The paucity of pH records from the world’s oceans hinders our ability to comprehend the full scale of ocean acidification (OA) from CO2 emissions uptake. Project OASIS sets out to investigate the changes in global ocean pH using coral archives from the tropics.
Currently, δ11B ratios analysis in corals is the only method to extract in-situ changes of paleo-ocean pH at sub-seasonal to annual resolutions. The project will explore this emerging proxy’s spatio-temporal variability in different ocean basins to understand the current and past rates of ocean pH change. By producing multiple high-resolution pH time series together with classical isotopes and trace element records from corals, a clearer picture of the ongoing climate crisis can be recognized. This ongoing research project will include inter-coral species comparison from different oceans to focus on pH variability, characteristics, and OA impacts.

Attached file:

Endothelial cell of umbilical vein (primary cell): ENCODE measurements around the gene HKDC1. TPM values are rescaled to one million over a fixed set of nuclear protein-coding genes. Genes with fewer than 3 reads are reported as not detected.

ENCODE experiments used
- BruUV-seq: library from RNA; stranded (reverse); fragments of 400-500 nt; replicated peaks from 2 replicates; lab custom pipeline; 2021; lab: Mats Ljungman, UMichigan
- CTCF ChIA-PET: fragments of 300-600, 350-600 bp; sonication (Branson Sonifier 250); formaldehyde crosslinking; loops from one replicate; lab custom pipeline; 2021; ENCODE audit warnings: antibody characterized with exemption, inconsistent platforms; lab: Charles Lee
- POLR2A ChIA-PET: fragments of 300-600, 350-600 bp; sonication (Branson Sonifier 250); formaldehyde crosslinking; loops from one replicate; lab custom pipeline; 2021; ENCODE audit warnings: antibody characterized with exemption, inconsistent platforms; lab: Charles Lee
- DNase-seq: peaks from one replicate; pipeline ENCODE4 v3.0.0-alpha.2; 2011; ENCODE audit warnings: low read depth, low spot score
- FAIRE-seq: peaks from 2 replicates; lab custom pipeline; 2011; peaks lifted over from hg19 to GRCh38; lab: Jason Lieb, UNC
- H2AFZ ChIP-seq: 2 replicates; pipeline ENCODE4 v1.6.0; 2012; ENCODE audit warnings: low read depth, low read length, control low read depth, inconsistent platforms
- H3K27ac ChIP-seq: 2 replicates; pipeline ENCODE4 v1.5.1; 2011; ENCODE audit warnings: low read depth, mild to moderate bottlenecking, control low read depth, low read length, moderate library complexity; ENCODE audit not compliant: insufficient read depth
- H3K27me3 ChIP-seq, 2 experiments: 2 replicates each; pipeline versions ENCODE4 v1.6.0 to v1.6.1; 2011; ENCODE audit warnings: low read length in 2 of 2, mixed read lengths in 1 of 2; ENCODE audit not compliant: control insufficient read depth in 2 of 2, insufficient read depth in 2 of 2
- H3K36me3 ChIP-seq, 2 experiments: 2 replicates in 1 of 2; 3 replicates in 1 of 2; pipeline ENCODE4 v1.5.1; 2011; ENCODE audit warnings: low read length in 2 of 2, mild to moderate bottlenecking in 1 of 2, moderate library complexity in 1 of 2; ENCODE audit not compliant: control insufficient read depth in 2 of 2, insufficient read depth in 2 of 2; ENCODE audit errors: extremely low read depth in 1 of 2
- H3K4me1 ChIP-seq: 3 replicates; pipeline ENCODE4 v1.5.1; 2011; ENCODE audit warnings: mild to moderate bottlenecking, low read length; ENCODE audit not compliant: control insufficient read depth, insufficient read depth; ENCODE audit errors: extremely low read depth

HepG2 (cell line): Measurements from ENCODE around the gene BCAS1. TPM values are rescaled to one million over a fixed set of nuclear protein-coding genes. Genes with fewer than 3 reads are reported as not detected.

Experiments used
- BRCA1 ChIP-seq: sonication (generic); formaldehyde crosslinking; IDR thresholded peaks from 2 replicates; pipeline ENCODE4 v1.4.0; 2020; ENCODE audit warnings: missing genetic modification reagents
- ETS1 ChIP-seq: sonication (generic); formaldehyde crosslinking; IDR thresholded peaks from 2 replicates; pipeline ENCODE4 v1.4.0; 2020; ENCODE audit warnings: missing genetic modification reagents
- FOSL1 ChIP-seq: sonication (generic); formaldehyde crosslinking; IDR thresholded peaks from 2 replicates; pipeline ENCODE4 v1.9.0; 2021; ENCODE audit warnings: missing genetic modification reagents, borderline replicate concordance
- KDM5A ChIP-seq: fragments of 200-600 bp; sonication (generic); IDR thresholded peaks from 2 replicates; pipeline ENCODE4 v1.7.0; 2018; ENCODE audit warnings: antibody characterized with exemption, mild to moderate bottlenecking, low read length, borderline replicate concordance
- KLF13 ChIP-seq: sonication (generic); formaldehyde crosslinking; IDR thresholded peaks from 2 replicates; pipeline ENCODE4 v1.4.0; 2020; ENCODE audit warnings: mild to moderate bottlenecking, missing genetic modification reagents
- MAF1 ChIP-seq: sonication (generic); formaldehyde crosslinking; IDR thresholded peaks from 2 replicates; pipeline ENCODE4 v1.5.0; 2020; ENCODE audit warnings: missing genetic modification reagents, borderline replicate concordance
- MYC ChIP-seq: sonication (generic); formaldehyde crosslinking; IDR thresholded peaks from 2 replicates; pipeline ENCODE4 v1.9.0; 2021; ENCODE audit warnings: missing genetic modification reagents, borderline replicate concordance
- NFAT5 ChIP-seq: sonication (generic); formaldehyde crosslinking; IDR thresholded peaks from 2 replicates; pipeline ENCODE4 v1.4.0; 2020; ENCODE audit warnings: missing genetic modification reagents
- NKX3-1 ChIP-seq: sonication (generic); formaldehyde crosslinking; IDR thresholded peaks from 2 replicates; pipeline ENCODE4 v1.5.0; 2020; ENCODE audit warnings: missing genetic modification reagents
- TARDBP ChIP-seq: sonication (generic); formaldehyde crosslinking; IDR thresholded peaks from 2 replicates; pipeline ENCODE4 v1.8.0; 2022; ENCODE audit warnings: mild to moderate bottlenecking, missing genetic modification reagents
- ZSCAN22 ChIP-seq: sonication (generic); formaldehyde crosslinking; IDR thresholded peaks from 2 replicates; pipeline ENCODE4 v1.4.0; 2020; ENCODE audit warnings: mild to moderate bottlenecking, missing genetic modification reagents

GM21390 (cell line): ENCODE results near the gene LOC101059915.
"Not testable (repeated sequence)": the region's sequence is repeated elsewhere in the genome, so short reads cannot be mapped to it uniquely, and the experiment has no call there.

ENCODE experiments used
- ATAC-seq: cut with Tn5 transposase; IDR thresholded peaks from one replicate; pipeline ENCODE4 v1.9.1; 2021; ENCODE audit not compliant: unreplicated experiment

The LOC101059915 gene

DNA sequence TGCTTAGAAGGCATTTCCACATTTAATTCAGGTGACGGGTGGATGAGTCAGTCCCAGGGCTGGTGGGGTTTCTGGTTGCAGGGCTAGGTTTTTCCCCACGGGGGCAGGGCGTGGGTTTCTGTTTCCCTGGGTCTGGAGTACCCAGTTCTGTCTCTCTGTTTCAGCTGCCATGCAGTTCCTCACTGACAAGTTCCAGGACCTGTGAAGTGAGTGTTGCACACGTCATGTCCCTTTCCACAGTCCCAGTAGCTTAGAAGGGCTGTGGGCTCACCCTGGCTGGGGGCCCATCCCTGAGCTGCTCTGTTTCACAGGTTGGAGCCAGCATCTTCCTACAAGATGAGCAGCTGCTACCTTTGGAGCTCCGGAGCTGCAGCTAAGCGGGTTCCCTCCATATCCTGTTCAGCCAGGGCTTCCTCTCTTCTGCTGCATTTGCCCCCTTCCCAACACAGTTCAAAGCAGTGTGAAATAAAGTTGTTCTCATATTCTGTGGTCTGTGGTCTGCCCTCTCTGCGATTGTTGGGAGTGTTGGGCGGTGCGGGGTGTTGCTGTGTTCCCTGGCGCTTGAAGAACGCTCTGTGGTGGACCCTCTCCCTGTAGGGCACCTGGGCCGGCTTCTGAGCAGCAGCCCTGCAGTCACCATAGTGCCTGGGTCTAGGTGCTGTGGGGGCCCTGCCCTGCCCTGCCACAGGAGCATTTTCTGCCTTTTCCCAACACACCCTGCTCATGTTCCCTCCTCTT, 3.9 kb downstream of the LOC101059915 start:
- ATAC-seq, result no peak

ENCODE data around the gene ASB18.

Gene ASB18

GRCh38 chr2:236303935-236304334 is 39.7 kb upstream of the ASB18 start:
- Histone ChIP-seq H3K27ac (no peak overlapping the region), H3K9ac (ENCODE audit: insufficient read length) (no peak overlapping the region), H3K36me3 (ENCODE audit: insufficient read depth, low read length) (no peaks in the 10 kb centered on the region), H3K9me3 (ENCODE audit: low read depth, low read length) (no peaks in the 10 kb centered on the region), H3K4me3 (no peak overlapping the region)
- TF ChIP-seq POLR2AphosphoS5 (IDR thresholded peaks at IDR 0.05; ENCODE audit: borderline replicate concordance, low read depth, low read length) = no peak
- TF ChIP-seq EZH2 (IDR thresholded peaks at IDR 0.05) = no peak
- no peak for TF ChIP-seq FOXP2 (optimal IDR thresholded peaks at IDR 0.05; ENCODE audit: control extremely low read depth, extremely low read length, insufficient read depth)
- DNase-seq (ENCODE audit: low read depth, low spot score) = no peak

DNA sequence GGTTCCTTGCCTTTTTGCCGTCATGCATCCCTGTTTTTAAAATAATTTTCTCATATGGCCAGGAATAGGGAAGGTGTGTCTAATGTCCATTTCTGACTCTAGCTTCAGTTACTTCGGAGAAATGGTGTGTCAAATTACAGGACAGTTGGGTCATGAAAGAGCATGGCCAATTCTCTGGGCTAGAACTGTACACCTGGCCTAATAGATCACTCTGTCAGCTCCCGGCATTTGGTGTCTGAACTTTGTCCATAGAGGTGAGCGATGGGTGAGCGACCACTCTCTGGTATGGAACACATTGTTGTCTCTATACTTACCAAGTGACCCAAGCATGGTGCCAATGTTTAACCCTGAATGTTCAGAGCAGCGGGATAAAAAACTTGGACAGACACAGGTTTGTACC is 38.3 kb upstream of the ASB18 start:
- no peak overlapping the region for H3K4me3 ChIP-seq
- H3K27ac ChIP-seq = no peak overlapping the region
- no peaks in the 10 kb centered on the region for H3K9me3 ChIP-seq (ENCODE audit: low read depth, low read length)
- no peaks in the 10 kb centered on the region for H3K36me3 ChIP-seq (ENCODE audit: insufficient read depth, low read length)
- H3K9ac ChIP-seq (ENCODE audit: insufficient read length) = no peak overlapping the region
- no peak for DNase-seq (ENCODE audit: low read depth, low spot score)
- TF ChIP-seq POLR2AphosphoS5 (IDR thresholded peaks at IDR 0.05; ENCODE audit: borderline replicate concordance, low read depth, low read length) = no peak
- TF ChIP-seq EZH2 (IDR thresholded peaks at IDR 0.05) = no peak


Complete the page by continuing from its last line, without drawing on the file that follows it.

Corals and Coral Reefs
Corals and coral reefs are also known as the rainforest of the sea, because they provide habitats and support for about 25% of all marine life. They also act as a protective wall for land and people against large waves and erosion, and provide resources and ecological services worth billions of USD per year for fisheries, food and tourism.
Since the Industrial Revolution, CO2 emissions have soared and are influencing our climate, creating issues that affect the natural systems of the earth and all those who live on it.
The ocean has absorbed 30% of anthropogenic CO2 emissions since the Industrial Revolution, increasing the ocean’s acidity by 26%. The effects of ocean acidification reach down to the ocean’s calcifying organisms and all the way up to human food security and more.
Make Our Planet Great Again - the research initiative
At the 2015 Paris COP21 climate conference, 195 countries committed to reduce their greenhouse gas emissions and make efforts to significantly limit man-made global warming to below 2°C above pre-industrial levels. France and Germany joined forces in this fight against global warming by creating the “Make Our Planet Great Again” research initiative in 2018 covering research in Earth system science that aims to better understand climate change and its impacts on natural and socio-economic systems.